Another petition that struck me was the one on mesh devices. A series of women turned up to Parliament in wheelchairs. In my nine years in the Parliament and during my previous period in another Parliament, that has probably been the most emotionally charged day that I have ever had, when women explained at first hand their absolutely dreadful experiences with mesh devices. At the committee, the deputy chief medical officer said that women could take legal action if the faults in the mesh devices had caused health problems. However, at that time, a person needed to know the reference number of the mesh device to do that. How bureaucratic can something be? I am glad that, following the great work also done by The Mail on Sunday, which ran a tremendous campaign, a huge success was achieved.
A petition that Chic Brodie—he is not in the chamber—and I were particularly interested in was on a register of interests of the judiciary. Members will recall that we had a fight about whether we could cite the then Lord President to appear before the committee. Chic Brodie, who was the deputy convener, and I managed, with the committee’s support, to meet the Lord President and achieve what I consider to be a breakthrough. That might not fully be the case in the minds of the petitioners, but it is now possible to get a register of sheriffs and judges who have recused—excused—themselves in a court procedure, which did not happen before.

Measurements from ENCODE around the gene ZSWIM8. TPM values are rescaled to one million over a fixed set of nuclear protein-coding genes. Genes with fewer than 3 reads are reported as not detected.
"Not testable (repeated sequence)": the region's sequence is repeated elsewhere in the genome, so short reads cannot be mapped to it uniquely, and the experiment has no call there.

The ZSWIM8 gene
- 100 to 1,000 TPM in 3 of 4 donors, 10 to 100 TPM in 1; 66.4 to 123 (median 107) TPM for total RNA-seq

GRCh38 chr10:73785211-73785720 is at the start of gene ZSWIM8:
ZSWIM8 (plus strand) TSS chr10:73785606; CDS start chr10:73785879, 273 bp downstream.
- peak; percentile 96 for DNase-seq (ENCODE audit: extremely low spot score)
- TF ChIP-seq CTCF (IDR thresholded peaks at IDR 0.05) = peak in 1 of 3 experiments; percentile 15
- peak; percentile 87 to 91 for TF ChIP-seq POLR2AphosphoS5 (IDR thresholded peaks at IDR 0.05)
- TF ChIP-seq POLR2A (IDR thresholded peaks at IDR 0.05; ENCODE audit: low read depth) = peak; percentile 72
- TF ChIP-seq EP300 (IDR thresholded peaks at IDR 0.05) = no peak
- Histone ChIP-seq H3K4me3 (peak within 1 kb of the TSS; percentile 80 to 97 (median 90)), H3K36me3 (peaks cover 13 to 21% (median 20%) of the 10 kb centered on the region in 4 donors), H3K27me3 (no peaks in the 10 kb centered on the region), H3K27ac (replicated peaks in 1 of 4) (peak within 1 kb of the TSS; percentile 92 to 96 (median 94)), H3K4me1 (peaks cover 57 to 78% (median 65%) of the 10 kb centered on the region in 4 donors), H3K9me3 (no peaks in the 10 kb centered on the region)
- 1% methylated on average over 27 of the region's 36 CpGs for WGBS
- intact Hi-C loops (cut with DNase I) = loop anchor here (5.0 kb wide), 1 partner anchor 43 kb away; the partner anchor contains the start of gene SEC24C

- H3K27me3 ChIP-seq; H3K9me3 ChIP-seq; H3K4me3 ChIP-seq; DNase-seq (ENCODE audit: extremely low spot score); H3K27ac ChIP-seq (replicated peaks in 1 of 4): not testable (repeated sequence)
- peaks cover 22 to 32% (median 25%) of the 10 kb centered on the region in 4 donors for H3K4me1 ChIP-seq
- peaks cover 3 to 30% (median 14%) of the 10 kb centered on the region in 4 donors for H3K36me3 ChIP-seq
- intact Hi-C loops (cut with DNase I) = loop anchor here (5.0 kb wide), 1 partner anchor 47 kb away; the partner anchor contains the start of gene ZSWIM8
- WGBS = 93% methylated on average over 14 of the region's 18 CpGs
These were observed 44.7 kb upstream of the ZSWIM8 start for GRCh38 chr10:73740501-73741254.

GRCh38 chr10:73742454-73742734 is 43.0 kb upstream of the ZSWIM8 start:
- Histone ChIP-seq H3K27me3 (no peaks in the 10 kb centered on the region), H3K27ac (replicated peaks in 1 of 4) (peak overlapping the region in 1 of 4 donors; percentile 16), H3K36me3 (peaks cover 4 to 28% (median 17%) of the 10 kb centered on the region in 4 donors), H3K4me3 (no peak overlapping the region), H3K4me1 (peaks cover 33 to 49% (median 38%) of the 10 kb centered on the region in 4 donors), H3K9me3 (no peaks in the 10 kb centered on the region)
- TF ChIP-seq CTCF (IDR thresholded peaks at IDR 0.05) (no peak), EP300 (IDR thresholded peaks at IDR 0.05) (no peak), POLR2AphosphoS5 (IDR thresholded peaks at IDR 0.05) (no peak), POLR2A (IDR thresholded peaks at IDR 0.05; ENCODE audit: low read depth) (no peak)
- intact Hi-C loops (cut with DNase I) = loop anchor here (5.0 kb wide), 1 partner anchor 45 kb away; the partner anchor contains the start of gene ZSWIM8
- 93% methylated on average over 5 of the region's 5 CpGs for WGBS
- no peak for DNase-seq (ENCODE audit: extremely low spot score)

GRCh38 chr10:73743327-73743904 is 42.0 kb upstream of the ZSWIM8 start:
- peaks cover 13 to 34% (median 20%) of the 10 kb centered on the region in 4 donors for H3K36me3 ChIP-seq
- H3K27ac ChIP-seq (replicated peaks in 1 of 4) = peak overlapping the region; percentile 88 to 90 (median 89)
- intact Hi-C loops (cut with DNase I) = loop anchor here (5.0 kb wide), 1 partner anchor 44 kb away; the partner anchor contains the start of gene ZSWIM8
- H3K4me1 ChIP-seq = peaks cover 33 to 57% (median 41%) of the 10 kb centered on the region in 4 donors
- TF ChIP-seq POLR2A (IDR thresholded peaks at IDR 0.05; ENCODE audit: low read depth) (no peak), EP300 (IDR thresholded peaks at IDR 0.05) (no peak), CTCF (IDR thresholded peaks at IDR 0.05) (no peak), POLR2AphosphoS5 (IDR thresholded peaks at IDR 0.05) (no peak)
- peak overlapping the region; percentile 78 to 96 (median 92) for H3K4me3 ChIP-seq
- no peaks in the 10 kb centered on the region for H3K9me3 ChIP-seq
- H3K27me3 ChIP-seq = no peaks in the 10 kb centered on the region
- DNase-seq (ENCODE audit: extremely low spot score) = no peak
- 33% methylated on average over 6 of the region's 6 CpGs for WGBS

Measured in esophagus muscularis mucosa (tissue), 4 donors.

I know that I do not have much time, so my final example is about the petition on democratic and employment rights for young footballers. As a football fan—I declare my interest in Inverness Caley Thistle, who will need all the support that they can get this week, particularly when they play in the Scottish cup tonight—I was appalled to find out about the terrible employment conditions that young footballers had to sign up to. We had the whole football hierarchy in front of us, which I believe achieved some change as well.
Such examples make a difference. The review was excellent, and I agree with every word that my colleague Michael McMahon said.